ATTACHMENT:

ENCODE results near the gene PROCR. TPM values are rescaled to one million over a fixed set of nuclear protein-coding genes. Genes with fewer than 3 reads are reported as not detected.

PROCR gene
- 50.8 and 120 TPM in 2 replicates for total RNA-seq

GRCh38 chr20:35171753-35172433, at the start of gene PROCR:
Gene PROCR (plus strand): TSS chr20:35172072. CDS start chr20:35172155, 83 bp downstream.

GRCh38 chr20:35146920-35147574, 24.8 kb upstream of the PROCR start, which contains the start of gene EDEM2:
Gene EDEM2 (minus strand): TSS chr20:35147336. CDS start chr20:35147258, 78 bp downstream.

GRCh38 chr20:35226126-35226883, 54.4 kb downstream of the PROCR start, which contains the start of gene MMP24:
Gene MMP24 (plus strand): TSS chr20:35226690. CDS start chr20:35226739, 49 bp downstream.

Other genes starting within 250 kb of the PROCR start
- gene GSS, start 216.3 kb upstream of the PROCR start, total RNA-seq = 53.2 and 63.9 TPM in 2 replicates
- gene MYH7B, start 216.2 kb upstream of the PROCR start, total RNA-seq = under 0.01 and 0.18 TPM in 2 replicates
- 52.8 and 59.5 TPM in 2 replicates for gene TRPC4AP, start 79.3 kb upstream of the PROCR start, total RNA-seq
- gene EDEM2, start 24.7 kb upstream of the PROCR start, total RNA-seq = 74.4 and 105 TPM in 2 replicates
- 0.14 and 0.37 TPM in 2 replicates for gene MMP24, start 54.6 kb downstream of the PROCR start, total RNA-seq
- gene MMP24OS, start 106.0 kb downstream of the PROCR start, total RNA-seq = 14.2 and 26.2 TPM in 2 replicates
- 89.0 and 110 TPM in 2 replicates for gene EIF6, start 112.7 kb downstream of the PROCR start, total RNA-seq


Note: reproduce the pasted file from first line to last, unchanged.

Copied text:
ENCODE results near the gene PROCR. TPM values are rescaled to one million over a fixed set of nuclear protein-coding genes. Genes with fewer than 3 reads are reported as not detected.

PROCR gene
- 50.8 and 120 TPM in 2 replicates for total RNA-seq

GRCh38 chr20:35171753-35172433, at the start of gene PROCR:
Gene PROCR (plus strand): TSS chr20:35172072. CDS start chr20:35172155, 83 bp downstream.

GRCh38 chr20:35146920-35147574, 24.8 kb upstream of the PROCR start, which contains the start of gene EDEM2:
Gene EDEM2 (minus strand): TSS chr20:35147336. CDS start chr20:35147258, 78 bp downstream.

GRCh38 chr20:35226126-35226883, 54.4 kb downstream of the PROCR start, which contains the start of gene MMP24:
Gene MMP24 (plus strand): TSS chr20:35226690. CDS start chr20:35226739, 49 bp downstream.

Other genes starting within 250 kb of the PROCR start
- gene GSS, start 216.3 kb upstream of the PROCR start, total RNA-seq = 53.2 and 63.9 TPM in 2 replicates
- gene MYH7B, start 216.2 kb upstream of the PROCR start, total RNA-seq = under 0.01 and 0.18 TPM in 2 replicates
- 52.8 and 59.5 TPM in 2 replicates for gene TRPC4AP, start 79.3 kb upstream of the PROCR start, total RNA-seq
- gene EDEM2, start 24.7 kb upstream of the PROCR start, total RNA-seq = 74.4 and 105 TPM in 2 replicates
- 0.14 and 0.37 TPM in 2 replicates for gene MMP24, start 54.6 kb downstream of the PROCR start, total RNA-seq
- gene MMP24OS, start 106.0 kb downstream of the PROCR start, total RNA-seq = 14.2 and 26.2 TPM in 2 replicates
- 89.0 and 110 TPM in 2 replicates for gene EIF6, start 112.7 kb downstream of the PROCR start, total RNA-seq